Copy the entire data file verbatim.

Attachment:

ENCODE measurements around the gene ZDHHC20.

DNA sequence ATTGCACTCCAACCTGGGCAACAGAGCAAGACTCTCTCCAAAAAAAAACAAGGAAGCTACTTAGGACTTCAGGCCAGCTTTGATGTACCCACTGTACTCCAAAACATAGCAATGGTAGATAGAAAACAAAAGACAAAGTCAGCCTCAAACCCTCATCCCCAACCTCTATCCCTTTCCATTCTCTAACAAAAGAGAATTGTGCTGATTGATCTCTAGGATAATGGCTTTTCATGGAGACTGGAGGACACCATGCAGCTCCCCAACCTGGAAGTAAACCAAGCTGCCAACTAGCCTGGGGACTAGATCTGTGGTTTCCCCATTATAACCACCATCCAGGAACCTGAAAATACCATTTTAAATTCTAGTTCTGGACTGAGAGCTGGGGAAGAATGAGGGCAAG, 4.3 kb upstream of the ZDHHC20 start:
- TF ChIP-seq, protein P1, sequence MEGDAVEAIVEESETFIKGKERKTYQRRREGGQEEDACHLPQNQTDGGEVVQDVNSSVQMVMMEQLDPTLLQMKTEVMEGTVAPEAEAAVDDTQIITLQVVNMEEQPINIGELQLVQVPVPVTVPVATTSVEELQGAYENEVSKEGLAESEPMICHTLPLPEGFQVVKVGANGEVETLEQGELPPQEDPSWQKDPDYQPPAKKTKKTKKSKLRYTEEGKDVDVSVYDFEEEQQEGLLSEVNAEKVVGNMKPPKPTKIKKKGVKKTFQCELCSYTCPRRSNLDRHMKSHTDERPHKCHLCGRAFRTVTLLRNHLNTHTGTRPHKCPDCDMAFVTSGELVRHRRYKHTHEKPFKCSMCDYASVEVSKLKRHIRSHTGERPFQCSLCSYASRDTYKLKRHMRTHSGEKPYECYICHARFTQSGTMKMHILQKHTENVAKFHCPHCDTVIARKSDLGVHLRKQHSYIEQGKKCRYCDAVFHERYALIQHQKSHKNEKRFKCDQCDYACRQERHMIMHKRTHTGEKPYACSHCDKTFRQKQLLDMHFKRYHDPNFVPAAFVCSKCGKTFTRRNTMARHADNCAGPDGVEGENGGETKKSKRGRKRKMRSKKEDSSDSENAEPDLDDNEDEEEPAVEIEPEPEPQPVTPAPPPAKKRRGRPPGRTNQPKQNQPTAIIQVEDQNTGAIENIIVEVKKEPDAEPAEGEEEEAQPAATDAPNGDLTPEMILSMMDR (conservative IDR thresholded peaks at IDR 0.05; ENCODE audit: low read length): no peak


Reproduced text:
ENCODE measurements around the gene ZDHHC20.

DNA sequence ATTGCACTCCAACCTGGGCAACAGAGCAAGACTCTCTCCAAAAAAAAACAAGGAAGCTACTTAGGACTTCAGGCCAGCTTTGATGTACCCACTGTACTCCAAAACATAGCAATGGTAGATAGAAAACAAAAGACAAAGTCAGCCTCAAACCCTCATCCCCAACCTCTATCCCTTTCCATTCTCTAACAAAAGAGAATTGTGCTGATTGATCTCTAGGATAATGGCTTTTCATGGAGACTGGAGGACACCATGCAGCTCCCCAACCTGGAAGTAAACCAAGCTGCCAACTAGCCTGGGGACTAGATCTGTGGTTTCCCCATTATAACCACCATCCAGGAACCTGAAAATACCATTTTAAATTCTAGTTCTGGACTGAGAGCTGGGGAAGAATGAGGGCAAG, 4.3 kb upstream of the ZDHHC20 start:
- TF ChIP-seq, protein P1, sequence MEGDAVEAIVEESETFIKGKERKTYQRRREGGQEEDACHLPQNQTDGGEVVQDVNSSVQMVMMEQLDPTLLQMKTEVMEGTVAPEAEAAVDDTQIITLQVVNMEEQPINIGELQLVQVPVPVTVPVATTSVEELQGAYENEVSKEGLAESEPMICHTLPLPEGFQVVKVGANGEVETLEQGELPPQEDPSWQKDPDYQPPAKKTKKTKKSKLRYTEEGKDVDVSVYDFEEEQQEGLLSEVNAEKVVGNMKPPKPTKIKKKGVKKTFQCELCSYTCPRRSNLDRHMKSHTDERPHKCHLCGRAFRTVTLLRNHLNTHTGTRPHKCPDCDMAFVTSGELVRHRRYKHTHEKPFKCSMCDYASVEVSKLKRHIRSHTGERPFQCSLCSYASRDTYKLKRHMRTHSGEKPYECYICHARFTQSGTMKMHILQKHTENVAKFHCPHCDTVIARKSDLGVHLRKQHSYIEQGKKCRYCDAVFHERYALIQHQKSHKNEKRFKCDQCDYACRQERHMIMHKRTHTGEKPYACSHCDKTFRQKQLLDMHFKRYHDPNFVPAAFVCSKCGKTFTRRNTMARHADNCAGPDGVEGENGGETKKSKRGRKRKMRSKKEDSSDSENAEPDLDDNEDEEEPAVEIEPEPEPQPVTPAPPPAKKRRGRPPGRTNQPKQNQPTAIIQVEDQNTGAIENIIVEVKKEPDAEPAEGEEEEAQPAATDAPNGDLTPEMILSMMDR (conservative IDR thresholded peaks at IDR 0.05; ENCODE audit: low read length): no peak